What is the standard RPM?
7" are cut at 45 RPM
10" and 12" are cut at 33 RPM
Please specify in the notes section on checkout if you would prefer your record cut at a different RPM, otherwise the standard will be used.
Running time per side of a vinyl (SPEED/RPM)?
At 33 RPM
12” Up to 18 minutes per side
10" Up to 12 minutes per side
7” Up to 5 minutes per side
At 45 RPM
12" Up to 13 minutes per side
10" Up to 9 minutes per side
7" Up to 4 minutes per side
Files can be supplied in either two continuous tracks (A and B side) or as individual tracks.
Please include a cue sheet with the exact timings of each tracks start and finish time, this will ensure that the appropriate visual markers can be placed on the record.
Please label the files A1, A2, A3 - B1, B2, B3, etc... to ensure the correct order is cut to the record.
For the best results please submit 48k, 24bit wav files, however we are able to cut mp3's, mp4's, and other resolutions of wav files. Please not Flac files
For commercial releases we highly recommend getting your tracks mastered professionally, this will make the world of difference when cutting to vinyl and streamlines the process.
Here are a few local mastering studios and engineers:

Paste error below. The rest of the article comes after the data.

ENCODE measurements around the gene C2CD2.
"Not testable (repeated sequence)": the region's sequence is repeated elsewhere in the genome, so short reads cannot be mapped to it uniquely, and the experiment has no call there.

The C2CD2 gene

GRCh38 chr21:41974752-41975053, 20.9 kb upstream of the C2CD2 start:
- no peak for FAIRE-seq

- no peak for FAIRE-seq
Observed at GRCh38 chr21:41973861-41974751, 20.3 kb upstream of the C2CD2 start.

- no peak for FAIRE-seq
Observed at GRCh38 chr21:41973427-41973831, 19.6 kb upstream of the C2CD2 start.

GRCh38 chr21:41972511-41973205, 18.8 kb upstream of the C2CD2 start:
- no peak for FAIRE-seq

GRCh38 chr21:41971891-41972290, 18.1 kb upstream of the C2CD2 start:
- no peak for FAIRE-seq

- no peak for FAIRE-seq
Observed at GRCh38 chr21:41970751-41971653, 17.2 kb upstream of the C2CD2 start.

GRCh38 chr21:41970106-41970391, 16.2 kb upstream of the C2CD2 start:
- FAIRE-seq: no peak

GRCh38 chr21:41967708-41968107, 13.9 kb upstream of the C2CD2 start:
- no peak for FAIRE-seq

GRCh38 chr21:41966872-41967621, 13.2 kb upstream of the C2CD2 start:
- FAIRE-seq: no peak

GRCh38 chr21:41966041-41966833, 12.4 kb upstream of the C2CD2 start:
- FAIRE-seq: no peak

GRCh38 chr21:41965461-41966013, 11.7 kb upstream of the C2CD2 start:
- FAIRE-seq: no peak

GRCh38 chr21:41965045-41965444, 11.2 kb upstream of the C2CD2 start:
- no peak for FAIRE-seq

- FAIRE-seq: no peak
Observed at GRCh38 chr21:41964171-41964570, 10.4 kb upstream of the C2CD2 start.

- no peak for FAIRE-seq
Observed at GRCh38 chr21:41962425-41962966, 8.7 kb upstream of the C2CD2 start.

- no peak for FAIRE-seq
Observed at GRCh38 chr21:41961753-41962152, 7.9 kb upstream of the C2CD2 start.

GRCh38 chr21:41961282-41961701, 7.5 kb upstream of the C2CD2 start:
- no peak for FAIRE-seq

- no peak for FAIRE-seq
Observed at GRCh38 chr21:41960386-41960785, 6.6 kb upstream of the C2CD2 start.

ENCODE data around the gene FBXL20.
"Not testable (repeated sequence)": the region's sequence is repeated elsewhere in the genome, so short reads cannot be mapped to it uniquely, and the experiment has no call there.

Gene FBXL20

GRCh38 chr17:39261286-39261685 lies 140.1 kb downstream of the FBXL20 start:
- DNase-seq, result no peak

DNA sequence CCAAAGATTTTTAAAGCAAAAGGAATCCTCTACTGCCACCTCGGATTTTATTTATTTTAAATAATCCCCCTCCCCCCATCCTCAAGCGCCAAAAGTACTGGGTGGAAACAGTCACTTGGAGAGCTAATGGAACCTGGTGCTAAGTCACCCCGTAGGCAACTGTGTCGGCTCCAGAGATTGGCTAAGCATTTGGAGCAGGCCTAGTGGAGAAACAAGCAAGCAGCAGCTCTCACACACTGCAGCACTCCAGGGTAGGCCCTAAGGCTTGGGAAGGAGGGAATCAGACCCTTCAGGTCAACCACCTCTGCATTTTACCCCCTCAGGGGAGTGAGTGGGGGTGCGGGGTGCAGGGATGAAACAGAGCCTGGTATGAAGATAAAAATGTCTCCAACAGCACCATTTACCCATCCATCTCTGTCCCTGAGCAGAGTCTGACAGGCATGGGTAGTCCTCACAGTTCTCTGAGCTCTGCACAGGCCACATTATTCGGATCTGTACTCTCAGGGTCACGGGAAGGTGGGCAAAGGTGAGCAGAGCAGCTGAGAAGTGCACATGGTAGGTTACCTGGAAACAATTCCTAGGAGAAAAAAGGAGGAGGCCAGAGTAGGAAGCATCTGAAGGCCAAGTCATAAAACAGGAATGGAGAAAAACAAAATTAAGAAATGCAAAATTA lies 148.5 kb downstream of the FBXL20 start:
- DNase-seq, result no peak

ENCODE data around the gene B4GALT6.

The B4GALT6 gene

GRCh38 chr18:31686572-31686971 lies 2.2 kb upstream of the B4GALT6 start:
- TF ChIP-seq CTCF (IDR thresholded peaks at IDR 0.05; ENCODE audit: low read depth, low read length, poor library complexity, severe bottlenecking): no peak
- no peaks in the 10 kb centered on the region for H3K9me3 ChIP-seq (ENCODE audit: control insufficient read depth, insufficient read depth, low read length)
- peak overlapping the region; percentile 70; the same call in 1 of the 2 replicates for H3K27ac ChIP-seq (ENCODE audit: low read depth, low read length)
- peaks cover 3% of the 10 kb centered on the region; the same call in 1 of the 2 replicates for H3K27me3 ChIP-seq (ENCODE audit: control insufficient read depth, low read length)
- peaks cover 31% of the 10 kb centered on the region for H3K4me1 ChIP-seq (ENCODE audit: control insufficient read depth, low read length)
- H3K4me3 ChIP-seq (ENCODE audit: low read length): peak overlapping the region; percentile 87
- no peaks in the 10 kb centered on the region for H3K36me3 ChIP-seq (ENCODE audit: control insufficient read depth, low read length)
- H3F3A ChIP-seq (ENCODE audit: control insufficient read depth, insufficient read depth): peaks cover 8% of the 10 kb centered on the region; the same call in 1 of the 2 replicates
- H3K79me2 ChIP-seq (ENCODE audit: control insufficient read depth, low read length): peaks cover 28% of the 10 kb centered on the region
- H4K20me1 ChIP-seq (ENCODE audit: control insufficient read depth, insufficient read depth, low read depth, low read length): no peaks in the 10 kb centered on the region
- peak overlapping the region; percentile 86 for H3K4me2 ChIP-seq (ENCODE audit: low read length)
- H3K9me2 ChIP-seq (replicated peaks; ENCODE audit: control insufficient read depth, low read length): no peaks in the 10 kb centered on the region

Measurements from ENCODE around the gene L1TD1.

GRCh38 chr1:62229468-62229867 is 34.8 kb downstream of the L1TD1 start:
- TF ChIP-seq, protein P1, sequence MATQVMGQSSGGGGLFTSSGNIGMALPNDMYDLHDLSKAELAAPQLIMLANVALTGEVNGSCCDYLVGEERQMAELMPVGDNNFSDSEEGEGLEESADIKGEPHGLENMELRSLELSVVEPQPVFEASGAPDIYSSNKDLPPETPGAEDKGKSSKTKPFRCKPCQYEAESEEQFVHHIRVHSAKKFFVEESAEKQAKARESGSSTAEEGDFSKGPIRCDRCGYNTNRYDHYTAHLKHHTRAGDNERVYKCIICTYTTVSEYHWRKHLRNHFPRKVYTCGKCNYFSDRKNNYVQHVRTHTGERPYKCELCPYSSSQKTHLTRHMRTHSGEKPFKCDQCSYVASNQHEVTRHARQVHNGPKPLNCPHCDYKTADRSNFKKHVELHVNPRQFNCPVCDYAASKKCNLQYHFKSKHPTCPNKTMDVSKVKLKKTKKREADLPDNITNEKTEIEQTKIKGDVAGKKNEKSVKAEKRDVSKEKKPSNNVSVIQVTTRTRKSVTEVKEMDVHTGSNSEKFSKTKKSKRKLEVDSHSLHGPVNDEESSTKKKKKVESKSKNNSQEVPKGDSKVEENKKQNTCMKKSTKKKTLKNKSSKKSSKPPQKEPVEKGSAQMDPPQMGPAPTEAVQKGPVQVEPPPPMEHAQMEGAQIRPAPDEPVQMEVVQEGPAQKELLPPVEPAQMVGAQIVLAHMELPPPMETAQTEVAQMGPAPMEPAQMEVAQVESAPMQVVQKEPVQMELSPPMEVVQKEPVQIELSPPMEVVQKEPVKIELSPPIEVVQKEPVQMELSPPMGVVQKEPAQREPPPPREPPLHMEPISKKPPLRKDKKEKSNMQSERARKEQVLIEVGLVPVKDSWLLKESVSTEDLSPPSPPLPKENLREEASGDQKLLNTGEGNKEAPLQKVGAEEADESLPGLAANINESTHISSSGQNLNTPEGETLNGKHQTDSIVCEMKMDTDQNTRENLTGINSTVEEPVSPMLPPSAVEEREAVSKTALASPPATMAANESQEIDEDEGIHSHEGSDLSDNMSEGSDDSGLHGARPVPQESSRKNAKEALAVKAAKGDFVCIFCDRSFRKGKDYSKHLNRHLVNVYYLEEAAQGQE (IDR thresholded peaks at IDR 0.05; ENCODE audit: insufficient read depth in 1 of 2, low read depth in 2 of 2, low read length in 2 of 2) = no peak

If you do decide to master your tracks yourself here is a very brief list of things to watch out for when working.
Please note, this list is not a "How to master for vinyl in 5 easy steps".
But just some of the bulk standard practices to use when working with vinyl.
MONO BASS: Mono all bass frequencies below 150-250 hz
LOW PASS: Place a low pass filter on the whole mix starting at around 18-19khz on a mellow slope (12db)
BRICK WALLS: This perhaps is the most important, please avoid using brick wall limiting and over compression. These processors are fine to use when dealing with digital formats but do not work well when cutting to vinyl. They cause distortion and generally sound terrible. Your vinyl is not competing with anything else, so keep those transients smooth.
DE_ESSER: Sibilants reap havoc on vinyl. Vocals and cymbals are the main culprits as well as some guitars and horns etc... Place a de-esser over these tracks or frequency ranges to avoid this issue.
0DB: Tracks to be supplied at 0db.
Here are some article and sites that are useful when it comes to vinyl mastering.